Obviously, we’re taking this pun as far as it can go, but Old Navy’s plan to hit 2,000 stores in the US might be an even more aggressive move. The announcement was all the more interesting considering Old Navy is splitting from GAP, a company that has closed over 200 stores. So where does the confidence come from?
Low Cost, High Opportunity
While there have been many struggling retailers on seeming closing sprees, not all are facing troubles. In fact, there has been a significant amount of success for off-price retailers – a group of which Old Navy is a part. In fact, looking at visit trends of Old Navy (blue), show a brand that is trending closely with Ross (red) a leading retailer focused on lower-priced goods. This shows that not only is there room to grow but even the larger player is trending up.
Taking both brands’ visits compared to their respective baselines shows the point even more clearly. If this comparison holds, there may indeed be room for a significant expansion.
But, one element that may dictate the ultimate success or failure of the move, is how the expansion is rolled out. One of the biggest risks a brand takes when embarking on a widescale growth plan is rolling out too fast and cannibalizing visits from their own stores. Yet, Old Navy has shown an ability to handle this risk effectively. Taking a look at four South Florida locations show a minimal amount of cannibalization even with all four stores possessing fairly large True Trade Areas.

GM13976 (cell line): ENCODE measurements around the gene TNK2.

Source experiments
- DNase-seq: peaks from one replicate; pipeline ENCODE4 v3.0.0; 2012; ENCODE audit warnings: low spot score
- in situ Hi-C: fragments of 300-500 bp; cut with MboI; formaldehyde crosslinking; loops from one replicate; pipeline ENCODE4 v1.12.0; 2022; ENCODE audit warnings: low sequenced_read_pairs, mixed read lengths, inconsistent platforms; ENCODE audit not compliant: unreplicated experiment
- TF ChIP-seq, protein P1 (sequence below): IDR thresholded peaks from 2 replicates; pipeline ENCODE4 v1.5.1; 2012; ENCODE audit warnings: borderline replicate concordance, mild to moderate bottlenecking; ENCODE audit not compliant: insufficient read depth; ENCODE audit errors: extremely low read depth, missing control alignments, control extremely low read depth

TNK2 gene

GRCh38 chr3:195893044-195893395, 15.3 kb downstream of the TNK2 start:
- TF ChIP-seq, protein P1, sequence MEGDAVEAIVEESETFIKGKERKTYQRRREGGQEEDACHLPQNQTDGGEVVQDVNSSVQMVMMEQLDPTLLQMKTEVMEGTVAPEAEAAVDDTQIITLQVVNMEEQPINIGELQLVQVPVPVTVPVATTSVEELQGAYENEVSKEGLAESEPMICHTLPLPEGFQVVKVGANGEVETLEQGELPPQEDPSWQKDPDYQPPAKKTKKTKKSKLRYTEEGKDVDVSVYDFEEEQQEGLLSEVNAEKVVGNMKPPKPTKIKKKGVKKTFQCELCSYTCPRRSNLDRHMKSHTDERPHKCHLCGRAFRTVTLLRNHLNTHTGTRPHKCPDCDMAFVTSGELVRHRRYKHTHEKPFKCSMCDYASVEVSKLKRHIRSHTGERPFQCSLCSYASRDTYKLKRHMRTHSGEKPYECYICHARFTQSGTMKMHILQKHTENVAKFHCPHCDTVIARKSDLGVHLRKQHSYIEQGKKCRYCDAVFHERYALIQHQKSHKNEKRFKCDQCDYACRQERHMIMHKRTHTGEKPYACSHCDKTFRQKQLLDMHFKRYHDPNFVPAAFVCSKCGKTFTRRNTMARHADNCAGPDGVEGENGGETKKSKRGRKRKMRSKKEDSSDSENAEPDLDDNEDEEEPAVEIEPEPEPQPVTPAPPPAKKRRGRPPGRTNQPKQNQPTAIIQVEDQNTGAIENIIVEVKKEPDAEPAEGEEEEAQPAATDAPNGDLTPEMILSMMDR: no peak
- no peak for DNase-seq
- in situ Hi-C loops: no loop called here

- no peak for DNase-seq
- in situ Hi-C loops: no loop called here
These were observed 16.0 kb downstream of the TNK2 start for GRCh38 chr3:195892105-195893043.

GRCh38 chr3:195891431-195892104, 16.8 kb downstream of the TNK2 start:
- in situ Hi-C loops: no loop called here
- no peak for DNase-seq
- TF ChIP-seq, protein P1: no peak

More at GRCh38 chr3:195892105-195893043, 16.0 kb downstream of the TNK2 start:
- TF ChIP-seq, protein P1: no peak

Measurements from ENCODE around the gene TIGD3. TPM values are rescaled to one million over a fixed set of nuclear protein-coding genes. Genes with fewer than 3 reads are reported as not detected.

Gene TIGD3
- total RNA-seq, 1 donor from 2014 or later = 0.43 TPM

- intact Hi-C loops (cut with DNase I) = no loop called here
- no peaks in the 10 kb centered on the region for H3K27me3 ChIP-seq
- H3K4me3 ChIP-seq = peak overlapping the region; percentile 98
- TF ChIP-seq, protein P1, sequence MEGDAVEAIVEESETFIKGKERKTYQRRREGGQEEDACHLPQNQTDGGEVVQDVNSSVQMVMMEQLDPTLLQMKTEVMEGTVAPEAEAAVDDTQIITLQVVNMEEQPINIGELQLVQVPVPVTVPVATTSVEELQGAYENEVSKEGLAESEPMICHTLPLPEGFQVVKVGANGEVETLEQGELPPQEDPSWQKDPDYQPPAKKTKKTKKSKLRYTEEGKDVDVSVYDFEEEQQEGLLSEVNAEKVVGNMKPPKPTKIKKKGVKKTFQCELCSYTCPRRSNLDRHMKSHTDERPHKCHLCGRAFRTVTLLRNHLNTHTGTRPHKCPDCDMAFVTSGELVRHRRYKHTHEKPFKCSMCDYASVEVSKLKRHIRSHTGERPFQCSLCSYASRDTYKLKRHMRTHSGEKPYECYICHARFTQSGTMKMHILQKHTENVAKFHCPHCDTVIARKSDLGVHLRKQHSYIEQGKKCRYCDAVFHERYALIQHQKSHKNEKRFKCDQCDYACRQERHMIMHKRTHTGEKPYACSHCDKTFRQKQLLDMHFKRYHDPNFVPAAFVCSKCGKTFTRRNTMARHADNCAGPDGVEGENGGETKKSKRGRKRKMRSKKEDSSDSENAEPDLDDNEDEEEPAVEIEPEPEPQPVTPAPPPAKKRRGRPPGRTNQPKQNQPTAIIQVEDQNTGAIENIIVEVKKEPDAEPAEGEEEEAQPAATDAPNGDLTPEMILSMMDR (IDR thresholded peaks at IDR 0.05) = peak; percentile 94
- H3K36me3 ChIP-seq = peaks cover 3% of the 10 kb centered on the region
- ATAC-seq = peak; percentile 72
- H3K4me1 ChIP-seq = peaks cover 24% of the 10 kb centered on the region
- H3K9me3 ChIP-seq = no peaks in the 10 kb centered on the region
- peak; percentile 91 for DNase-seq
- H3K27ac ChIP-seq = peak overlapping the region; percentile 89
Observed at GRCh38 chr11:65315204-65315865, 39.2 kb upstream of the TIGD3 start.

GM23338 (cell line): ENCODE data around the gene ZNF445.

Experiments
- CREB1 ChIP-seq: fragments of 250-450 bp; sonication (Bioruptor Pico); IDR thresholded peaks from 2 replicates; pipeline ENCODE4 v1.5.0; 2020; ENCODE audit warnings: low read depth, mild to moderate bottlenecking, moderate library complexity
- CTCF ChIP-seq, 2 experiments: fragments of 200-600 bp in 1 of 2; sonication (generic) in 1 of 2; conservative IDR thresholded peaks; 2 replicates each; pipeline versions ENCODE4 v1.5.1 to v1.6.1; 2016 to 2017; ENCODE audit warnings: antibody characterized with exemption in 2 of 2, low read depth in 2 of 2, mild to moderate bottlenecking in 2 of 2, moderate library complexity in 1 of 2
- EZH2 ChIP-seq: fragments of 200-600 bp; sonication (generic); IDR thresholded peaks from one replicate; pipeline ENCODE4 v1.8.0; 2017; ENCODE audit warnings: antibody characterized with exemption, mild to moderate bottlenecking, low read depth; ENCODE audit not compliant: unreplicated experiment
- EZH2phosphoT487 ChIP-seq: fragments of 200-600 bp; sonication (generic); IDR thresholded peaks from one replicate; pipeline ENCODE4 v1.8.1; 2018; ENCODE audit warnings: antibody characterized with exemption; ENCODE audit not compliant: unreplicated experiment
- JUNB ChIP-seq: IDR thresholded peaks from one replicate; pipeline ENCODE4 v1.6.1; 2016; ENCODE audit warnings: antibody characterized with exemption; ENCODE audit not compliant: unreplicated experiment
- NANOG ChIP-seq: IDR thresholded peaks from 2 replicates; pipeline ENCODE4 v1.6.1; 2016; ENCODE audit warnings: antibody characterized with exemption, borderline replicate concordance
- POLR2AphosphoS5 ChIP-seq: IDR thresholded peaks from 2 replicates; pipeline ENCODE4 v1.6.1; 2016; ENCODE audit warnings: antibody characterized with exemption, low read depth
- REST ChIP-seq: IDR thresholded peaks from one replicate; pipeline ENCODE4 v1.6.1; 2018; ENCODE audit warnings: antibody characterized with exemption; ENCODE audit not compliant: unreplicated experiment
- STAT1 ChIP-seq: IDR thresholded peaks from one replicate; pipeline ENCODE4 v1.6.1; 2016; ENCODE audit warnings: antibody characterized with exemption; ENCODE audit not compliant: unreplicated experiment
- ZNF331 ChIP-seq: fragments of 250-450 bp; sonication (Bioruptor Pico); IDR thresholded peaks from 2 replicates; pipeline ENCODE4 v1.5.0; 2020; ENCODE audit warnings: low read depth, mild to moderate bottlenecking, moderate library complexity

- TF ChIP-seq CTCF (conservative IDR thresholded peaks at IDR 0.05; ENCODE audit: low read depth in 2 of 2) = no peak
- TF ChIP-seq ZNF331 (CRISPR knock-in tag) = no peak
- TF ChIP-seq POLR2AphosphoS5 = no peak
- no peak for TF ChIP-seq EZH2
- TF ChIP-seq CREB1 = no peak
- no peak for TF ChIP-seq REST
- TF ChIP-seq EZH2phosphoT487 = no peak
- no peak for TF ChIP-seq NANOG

Should this level of focus and strategy hold throughout the expansion, Old Navy’s new spin-off may become one of the most exciting retailers to watch. But Old Navy distribution isn’t always maximized. Analyzing two sites in Northern California shows a tremendous overlap in True Trade Areas, a worrisome sign of cannibalization between stores.
The Wind Behind Old Navy’s Sales
Old Navy has rightly recognized that there is a wider resurgence among off-price brands that is increasingly driving visits. As one of the larger brands focused on this area, they are planning a large scale expansion across the country. And all of this should be very exciting.
Except, there are serious risks when large scale expansions happen without a clear and focused plan. Instead of seeing strong separations between True Trade Areas, as we see with Old Navy in Florida, we instead see high risks of cannibalization like in the case of Northern California.
Can Old Navy steer their way to calm and open seas? Check-in at Placer.ai to find out.